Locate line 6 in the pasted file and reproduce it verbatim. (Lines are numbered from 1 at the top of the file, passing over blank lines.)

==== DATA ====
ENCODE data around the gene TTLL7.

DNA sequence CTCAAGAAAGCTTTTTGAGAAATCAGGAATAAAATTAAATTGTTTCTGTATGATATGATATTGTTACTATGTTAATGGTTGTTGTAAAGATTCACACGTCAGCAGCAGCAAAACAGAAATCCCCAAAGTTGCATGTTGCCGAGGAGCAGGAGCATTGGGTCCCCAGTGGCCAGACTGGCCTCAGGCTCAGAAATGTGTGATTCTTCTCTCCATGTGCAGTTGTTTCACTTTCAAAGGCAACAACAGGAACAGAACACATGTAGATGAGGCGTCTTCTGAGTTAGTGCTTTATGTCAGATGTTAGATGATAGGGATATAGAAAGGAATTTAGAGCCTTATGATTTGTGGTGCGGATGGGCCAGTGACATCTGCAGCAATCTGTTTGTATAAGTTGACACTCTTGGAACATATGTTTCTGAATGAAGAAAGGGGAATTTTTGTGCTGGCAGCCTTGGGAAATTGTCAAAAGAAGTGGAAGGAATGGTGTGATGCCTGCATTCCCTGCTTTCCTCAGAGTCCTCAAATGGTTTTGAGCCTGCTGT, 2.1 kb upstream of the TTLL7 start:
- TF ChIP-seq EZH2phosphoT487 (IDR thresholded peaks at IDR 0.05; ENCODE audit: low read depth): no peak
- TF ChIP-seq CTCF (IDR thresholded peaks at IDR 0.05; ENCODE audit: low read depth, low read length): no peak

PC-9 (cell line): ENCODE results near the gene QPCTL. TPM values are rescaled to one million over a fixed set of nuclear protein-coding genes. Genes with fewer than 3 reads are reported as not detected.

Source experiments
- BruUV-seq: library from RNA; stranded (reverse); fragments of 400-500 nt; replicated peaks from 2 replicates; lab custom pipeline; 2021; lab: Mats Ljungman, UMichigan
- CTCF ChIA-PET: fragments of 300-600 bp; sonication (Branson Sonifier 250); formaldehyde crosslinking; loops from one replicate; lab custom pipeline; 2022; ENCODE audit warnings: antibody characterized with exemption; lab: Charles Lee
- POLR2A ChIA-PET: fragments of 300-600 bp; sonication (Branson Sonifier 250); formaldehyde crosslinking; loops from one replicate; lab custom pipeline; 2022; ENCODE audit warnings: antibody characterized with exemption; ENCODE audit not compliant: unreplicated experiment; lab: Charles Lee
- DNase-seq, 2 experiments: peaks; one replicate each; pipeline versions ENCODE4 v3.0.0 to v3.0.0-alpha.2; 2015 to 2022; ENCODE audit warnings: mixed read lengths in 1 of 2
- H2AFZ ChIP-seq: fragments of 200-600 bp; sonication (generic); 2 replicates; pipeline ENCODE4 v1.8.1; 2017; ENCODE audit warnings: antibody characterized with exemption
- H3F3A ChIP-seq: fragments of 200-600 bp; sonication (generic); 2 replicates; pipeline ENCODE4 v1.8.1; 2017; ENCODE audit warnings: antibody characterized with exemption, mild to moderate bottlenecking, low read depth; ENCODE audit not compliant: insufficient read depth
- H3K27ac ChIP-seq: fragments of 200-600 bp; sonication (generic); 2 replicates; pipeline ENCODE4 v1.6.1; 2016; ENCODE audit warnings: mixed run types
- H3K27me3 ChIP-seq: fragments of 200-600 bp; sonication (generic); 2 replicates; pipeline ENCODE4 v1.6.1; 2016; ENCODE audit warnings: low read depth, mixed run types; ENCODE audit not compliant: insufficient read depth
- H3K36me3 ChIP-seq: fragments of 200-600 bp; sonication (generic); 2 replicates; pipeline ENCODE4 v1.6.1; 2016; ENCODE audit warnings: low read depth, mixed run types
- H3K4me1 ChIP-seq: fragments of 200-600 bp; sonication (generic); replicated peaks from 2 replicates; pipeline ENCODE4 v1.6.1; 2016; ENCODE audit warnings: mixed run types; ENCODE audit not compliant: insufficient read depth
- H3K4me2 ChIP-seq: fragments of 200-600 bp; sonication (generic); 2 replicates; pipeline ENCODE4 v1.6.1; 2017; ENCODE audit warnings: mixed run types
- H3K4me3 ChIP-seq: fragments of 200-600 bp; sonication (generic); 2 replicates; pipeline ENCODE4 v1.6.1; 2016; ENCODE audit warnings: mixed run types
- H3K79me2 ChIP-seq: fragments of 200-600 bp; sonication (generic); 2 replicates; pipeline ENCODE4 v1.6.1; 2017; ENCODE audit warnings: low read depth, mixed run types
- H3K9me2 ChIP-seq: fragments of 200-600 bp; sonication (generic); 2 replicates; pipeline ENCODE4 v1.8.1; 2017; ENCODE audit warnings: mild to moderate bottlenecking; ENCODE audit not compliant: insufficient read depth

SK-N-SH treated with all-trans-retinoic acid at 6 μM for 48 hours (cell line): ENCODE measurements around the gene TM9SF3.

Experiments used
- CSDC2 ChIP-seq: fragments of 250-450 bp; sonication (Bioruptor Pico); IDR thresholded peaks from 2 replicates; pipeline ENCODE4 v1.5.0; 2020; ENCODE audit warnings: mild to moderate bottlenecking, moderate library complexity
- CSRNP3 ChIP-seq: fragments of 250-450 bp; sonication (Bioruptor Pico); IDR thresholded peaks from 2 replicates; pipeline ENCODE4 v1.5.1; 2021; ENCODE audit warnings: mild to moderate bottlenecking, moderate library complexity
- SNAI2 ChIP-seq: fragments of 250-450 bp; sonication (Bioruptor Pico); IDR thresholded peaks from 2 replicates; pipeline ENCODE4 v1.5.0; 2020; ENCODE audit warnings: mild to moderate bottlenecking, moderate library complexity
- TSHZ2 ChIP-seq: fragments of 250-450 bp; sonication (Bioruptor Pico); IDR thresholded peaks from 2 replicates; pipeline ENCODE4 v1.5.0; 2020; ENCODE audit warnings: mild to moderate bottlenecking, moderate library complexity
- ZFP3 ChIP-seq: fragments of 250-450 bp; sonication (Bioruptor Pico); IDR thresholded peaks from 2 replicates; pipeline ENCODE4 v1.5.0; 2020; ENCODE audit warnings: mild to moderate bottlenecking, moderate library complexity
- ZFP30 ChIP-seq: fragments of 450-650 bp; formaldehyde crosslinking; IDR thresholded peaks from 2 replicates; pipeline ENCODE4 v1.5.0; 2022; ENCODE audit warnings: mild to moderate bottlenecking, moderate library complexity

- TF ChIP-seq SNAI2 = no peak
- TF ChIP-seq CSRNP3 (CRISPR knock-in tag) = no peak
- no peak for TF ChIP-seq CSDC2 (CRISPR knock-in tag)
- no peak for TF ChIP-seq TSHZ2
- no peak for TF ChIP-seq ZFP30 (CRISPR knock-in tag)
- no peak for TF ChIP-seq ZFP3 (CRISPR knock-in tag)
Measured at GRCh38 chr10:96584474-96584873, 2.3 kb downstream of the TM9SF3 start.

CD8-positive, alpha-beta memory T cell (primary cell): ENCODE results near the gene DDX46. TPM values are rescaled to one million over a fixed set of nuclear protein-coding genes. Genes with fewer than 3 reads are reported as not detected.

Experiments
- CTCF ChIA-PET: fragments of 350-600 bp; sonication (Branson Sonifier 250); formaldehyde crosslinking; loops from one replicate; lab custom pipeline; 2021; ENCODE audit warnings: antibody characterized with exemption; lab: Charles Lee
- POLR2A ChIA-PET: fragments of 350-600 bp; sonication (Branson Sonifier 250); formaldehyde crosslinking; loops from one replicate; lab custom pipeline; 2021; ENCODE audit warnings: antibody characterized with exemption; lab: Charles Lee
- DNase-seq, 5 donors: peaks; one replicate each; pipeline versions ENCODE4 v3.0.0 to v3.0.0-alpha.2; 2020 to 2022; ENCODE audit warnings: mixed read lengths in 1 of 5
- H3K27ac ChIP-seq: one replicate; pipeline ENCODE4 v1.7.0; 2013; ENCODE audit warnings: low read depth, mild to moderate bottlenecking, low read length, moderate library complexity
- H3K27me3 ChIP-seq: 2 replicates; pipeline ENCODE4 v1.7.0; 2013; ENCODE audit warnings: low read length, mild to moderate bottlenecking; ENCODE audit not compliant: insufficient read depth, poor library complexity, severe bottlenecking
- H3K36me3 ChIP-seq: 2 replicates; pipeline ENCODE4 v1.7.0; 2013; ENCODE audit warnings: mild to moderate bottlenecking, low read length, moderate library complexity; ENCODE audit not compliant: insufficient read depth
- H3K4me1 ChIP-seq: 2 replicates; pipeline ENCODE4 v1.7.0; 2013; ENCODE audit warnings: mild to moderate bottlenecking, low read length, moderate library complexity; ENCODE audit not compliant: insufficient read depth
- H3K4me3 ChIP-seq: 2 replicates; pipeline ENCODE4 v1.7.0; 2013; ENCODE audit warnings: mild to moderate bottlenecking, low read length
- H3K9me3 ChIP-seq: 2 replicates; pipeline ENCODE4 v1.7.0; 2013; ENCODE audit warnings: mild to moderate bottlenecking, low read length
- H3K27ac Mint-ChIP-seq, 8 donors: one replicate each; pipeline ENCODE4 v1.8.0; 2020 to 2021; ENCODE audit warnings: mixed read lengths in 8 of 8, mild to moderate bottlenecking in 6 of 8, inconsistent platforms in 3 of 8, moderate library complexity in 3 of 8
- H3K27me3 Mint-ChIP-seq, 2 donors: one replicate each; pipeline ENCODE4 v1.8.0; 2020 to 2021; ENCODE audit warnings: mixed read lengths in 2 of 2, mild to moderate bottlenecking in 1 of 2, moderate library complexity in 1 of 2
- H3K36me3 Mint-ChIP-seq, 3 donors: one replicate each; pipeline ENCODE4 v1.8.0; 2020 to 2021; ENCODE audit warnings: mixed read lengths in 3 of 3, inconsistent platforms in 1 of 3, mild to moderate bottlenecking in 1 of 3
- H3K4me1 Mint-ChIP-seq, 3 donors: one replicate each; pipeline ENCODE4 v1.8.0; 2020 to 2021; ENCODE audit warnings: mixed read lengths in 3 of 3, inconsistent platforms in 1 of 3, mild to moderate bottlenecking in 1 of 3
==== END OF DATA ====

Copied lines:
Source experiments